Amöneburg (German pronunciation: [aˈmøːnəbʊʁk] (listen)) is a town in the Marburg-Biedenkopf district in Hesse, Germany. It lies on a mountain and is built around the castle of the same name, Burg Amöneburg.
View of the town from the east
|• Mayor||Michael Richter-Plettenberg (Ind.)|
|• Total||43.95 km2 (16.97 sq mi)|
|Elevation||365 m (1,198 ft)|
|• Density||120/km2 (300/sq mi)|
|Time zone||CET/CEST (UTC+1/+2)|
Amöneburg lies on a basalt cone that can be seen from a great distance, below which flows the river Ohm, a tributary to the Lahn. From the Vogelsberg massif in the southeast, Amöneburg is split by the Amöneburg Basin, a hollow suspected of being a meteorite crater.  In the southwest rise the Lahn Mountains.
In the north, Amöneburg borders on the town of Kirchhain, in the east on the town of Stadtallendorf (both in Marburg-Biedenkopf), in the southeast on the town of Homberg (Vogelsbergkreis), and in the west on the community of Ebsdorfergrund (Marburg-Biedenkopf).
Communities within townEdit
Coat of armsEdit
Amöneburg's coat of arms, like many throughout western Germany, depicts the Wheel of Mainz and Saint Martin of Tours patron saint of the diocese of Mainz cutting off a piece of his cloak for a poor man.
Findings from digs have suggested that the area was already settled in the New Stone Age. It is supposed that in Celtic times there was a town (or oppidum) here. In 721, Saint Boniface built a small monastery and a church below the castle.
At the beginning of the 12th century, much of Hesse belonged to Thuringia. The Thuringian lands, however, were so widely scattered that quite often they were interspersed with estates belonging to the Archbishopric of Mainz and its vassals. The parish of Amöneburg belonged to the archbishopric until 1803.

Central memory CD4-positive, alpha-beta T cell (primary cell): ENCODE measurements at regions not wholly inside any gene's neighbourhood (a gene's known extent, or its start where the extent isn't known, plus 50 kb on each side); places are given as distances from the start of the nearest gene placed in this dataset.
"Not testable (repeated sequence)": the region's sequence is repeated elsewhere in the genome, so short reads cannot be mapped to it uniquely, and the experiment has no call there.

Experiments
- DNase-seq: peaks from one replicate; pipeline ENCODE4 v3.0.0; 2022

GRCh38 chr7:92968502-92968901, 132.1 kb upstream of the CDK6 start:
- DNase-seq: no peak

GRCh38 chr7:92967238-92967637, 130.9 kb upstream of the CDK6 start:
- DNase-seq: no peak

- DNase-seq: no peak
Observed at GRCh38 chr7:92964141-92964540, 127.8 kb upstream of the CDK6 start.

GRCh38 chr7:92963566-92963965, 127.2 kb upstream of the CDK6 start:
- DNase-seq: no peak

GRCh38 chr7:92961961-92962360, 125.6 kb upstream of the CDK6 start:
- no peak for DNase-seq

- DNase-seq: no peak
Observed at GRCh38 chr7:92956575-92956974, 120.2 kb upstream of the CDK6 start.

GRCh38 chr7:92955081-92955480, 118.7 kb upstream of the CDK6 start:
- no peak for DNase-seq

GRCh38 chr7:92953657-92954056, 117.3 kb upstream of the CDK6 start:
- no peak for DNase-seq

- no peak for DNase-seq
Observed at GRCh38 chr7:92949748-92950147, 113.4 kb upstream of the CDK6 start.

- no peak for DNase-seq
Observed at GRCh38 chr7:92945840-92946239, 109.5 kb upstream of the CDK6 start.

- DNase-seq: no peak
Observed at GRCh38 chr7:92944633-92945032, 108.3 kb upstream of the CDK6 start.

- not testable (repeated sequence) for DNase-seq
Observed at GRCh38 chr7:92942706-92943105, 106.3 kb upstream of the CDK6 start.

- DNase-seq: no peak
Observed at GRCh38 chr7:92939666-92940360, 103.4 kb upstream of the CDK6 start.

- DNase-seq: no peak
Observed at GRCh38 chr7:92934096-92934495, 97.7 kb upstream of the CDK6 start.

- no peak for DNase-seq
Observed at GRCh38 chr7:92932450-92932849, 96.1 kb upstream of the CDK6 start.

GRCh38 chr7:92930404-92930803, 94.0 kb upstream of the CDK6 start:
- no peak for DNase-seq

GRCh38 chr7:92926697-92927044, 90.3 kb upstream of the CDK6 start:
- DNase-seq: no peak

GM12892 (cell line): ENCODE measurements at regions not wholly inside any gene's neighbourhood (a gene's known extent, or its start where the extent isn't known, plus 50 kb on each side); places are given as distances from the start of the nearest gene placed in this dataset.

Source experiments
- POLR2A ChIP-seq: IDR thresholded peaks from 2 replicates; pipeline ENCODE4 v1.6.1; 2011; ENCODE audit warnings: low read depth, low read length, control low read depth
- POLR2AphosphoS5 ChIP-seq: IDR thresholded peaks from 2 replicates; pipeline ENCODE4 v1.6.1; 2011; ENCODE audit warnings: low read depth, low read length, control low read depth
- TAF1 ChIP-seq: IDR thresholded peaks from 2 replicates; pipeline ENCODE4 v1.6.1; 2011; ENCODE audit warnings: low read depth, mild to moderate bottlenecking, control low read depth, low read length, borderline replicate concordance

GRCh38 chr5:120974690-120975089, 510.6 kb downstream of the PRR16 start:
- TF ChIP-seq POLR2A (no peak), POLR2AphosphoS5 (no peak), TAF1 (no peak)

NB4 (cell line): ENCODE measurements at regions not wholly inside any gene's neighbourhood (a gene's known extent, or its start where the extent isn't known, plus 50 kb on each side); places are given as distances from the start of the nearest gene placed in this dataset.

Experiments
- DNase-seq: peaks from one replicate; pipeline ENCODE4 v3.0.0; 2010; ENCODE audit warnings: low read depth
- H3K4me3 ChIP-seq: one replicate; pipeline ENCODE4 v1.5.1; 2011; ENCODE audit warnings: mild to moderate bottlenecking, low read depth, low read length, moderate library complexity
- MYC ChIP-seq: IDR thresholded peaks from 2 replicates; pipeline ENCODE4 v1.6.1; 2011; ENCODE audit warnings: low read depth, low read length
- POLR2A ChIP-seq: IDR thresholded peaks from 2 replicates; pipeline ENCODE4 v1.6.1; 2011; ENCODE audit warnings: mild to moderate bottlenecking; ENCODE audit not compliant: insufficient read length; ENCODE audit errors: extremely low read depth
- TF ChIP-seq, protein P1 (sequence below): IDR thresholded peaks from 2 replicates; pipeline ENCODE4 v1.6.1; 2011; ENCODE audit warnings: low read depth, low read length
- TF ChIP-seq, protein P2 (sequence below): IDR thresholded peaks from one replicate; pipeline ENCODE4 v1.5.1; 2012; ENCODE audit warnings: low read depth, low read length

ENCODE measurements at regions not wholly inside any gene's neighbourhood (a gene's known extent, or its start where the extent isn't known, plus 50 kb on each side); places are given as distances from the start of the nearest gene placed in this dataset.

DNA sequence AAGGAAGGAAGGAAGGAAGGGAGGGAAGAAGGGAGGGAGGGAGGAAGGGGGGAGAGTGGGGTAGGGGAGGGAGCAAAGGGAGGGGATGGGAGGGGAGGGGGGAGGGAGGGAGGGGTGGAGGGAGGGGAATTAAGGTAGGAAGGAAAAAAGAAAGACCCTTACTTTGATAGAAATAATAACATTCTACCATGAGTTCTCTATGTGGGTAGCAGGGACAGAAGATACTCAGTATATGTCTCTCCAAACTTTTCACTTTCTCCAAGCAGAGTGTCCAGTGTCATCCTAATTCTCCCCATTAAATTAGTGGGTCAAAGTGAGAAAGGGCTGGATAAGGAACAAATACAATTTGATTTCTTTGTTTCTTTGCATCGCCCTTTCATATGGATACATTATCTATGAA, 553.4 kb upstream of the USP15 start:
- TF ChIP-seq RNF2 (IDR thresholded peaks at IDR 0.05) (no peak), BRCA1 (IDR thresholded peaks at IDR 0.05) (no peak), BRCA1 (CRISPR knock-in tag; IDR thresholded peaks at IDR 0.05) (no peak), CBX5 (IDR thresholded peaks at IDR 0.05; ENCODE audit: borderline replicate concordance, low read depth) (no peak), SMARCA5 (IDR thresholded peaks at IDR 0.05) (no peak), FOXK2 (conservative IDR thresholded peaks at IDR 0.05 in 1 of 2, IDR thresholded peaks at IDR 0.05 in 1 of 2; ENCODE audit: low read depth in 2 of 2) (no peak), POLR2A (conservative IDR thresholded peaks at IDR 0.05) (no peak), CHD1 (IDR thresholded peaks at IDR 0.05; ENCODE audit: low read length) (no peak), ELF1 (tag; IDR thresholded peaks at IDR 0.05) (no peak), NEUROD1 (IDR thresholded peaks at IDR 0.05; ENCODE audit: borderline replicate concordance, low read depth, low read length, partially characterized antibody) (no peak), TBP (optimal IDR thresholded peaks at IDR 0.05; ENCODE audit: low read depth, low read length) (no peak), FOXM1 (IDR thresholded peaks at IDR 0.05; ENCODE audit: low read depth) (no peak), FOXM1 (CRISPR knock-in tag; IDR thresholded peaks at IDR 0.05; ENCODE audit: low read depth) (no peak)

Amöneburg's rectangular market square was laid out in this shape in the 18th century. Also worth seeing is the Mainzer Hof with its barn and manor house at the Lindauer Tor (gate).
Around the knoll that forms the townsite runs the town wall, still preserved to a great extent. A loop road offers good views of the surrounding countryside.
At the southeastern foot of the crags on which the town is built lies the Brückermühle, and old mill, with an old stone bridge (Ohmbrücke) across the river Ohm, which was an historically important crossing. It is known from the Hessians' and Brunswickers' fight against the French in 1762, recalled nowadays by a Baroque obelisk in the yard outside the Brückerwirtshaus (inn).
In June 1646 Imperialist forces took the town by treaty.
Around Amöneburg, the abandoned communities of Brück, Brunsfort, Gerende, Heuchelheim, Lindau, Radenhausen and Wanehusen may be found.
- 1996-2002: Oliver Haupt
- 2002-2005: Anders Arendt
- 2005-today: Michael Richter-Plettenberg
As of municipal elections held on March 6, 2016, town council seats are apportioned thus:
|FWG (citizens' coalition)||6 seats|
Somewhat north of Amöneburg runs Federal Highway B 62 (Biedenkopf - Alsfeld) with connections to B 454 to Schwalmstadt and B 3 towards Marburg. The nearest railway connections is 5 km north, in Kirchhain.
- Kirchweihfest (Church dedication festival, yearly, last weekend in August, organized by local clubs)
Museum Amöneburg: Prehistory and early history of the Amöneburg Basin, agricultural history, mediaeval fortifications and finds from digs, models and dioramas with explanatory notices, and in the attic rooms a nature preservation information centre.
- Saint Boniface (around 673-754 or 755), founded 721 founded a monastery cell below the castle Amöneburg and began the Christianization of Upper Hesse from Amöneburg
- Johannes Eisermann, (1486-1558), (born in Amönenburg), called Ferrarius Montanus, religious scholar, jurist and first rector of the University of Marburg.
- Ludwig Schick (born 1949), auxiliary bishop in Fulda from 1998 to 2002, since 2002 Archbishop of Bamberg, visited in Amöneburg the seminary St. Johann.
There has also been a common "ring" partnership among these towns since 1997.
- "Bevölkerungsstand am 31.12.2018". Hessisches Statistisches Landesamt (in German). July 2019.
- Helfferich, Tryntje, The Thirty Years War: A Documentary History (Cambridge, 2009), p. 300.
- http://www.statistik-hessen.de/k2016/html/EG534001.htm[permanent dead link]